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This question is similar to this one

Fastest method of screen capturing

but for linux/X11.

To be more specific, i need a method to capture the pixel images of one window (the programmatic equivalent of alt-print screen in windows) running on a X11 diplay.

Notes and requirements:

1) Even if a new window is placed on top of the window that is being captured, the pixel image should still point to the original application window without any occlusion

2) it is not needed that the application window to be seen by the user, i just need to store the pixel buffers/images for video purposes

other alternatives that i've explored are:

1) xvfb - it works but it does does CPU rendering, which is slow and wasteful of a good GPU

2) x11 inside many lxc - theoretically could work but is complex to setup, and i'm not sure it will scale well with many windows being captured

suggestions and ideas are welcome

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if the window is covered, what you read is undefined. – BЈовић Nov 20 '12 at 19:22
Yes, CPU rendering is slow and wasteful, but is that performance unacceptably slow? Also, depending on the window manager you are using, if it is a compositing window manager you could look for a wm-specific API that could give you a pointer to an applications off-screen buffer. All that you have to do then is make a copy of the buffer before the application redraws itself. – Robert Mason Nov 20 '12 at 20:14
@RobertMason, that would work, and it would definitely constitute a valid answer if someone could suggest a window manager that 1) supports GPU acceleration rendering (i know zilch about x11 architecture, but i suppose that is done through extensions) and 2) supports that specific kind of API – lurscher Nov 20 '12 at 21:13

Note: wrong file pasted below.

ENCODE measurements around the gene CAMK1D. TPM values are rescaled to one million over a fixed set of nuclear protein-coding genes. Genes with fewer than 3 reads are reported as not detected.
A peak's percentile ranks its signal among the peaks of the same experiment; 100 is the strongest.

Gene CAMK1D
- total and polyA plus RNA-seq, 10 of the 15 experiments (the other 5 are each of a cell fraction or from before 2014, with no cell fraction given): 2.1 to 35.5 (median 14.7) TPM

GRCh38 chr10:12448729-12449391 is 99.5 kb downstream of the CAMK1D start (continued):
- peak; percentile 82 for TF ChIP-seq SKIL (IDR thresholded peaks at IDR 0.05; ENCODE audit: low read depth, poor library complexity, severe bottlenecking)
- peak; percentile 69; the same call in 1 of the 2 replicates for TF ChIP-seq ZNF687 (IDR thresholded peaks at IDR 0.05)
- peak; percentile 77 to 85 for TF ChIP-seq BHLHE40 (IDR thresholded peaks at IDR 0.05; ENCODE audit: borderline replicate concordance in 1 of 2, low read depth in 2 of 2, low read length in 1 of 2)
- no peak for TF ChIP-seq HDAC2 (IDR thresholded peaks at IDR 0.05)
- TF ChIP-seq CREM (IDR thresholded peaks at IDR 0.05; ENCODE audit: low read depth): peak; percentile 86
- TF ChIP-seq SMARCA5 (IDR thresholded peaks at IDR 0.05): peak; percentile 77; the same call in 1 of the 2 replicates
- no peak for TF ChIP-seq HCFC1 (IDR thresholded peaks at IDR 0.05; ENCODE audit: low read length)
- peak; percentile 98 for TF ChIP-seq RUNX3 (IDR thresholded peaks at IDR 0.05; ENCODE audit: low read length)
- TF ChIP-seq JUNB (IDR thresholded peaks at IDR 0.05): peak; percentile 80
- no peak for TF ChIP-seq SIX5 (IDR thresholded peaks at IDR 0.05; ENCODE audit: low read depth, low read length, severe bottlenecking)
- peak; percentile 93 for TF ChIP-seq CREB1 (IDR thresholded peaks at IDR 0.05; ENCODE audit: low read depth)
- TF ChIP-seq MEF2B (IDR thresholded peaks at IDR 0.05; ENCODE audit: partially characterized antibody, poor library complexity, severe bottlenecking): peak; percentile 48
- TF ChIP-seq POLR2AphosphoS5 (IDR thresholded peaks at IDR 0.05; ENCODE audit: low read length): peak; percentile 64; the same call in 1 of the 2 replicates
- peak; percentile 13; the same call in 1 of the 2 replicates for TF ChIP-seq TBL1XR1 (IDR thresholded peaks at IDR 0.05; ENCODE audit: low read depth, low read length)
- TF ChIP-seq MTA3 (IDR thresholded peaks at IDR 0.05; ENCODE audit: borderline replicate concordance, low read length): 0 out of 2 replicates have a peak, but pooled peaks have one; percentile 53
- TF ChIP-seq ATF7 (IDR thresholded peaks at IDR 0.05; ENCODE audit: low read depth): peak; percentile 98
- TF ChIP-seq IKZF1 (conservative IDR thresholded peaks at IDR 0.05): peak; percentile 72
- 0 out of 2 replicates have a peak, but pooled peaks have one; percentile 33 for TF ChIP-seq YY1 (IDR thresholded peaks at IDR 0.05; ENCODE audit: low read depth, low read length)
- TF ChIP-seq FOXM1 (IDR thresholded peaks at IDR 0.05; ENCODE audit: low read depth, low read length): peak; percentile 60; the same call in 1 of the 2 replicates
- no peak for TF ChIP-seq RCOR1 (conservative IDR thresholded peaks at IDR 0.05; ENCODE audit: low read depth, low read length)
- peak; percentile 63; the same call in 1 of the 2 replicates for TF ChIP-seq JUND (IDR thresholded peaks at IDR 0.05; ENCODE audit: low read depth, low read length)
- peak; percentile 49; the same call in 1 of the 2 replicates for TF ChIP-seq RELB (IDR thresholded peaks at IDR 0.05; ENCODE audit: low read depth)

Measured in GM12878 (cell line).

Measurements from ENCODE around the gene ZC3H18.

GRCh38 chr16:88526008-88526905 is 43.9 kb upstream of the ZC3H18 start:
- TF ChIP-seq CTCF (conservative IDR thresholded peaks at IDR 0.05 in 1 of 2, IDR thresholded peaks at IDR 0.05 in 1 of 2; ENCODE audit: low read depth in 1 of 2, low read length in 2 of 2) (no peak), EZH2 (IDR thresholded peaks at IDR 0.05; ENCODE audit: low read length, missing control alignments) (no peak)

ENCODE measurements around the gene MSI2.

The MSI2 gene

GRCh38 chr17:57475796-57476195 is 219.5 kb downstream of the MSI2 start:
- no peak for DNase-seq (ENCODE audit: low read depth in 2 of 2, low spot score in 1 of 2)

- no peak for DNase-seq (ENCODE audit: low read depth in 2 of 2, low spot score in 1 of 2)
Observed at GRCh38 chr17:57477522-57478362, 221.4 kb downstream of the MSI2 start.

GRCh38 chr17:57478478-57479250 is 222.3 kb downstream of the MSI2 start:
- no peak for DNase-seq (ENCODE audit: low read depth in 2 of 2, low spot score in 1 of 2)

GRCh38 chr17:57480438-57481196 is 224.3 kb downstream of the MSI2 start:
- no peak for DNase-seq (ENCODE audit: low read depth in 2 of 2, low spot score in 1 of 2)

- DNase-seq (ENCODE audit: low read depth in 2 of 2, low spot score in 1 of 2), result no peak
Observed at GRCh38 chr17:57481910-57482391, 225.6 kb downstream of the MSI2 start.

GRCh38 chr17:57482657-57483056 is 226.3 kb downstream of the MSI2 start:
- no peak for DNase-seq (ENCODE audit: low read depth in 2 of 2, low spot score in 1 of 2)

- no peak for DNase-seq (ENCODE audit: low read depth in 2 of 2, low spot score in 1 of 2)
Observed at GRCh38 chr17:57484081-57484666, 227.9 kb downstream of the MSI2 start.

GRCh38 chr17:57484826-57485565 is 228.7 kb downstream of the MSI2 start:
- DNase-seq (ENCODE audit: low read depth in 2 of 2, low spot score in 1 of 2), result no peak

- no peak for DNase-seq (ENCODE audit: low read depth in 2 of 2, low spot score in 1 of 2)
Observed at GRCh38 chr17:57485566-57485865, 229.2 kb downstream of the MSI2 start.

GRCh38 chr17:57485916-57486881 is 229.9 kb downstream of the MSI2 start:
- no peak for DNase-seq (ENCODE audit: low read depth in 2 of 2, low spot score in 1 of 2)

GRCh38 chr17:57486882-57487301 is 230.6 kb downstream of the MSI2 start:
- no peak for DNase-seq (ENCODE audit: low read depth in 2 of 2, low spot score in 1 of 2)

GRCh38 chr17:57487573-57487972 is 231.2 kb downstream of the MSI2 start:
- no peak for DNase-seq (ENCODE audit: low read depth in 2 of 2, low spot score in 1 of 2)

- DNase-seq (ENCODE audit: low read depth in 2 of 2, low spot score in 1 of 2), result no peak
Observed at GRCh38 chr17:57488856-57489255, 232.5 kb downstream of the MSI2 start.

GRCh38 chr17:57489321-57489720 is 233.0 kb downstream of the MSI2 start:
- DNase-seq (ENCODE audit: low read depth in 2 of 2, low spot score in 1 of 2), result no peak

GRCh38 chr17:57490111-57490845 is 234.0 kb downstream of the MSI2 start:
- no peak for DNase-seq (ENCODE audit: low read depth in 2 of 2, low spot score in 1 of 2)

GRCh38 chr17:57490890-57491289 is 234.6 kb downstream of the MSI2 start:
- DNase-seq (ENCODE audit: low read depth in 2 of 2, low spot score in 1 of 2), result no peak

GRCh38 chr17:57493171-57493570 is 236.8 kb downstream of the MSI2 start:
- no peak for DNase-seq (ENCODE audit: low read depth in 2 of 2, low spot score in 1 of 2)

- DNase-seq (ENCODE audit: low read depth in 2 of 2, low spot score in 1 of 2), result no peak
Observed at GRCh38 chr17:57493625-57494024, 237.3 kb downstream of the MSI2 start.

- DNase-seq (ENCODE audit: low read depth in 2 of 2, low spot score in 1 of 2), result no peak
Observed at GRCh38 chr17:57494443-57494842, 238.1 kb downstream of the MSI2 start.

@RobertMason, the performance (of running apps inside xvfb) is not unacceptably slow, is just slow enough so that spending time looking for alternatives is worthwhile – lurscher Nov 20 '12 at 21:18
you can use wmctrl or xdotool to activate a window if that is acceptable, also xwininfo is useful for getting the window id for xwd (if you use xwd output it to > name.xwd and some image programs will be able to open it natively) – technosaurus Nov 29 '12 at 4:07
up vote 6 down vote accepted

This is possible using VirtualGL in a server with hardware acceleration. Basically just configure the server appropiately, then either on the same machine or on a machine in the same network, run

export DISPLAY=<your xvfb display>
vglrun <your_app>

This will have the following advantages:

1) your app will render using virtualGL, which will use the hardware

2) VirtualGL will display your 3D context inside the Xfvb display, which will only render the 2D widgets in CPU

3) configure Xvfb to render to a framebuffer

4) profit!

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this is very interesting! thanks, i will review it and try to configure it – lurscher Nov 29 '12 at 15:50

This is not possible with pure X11.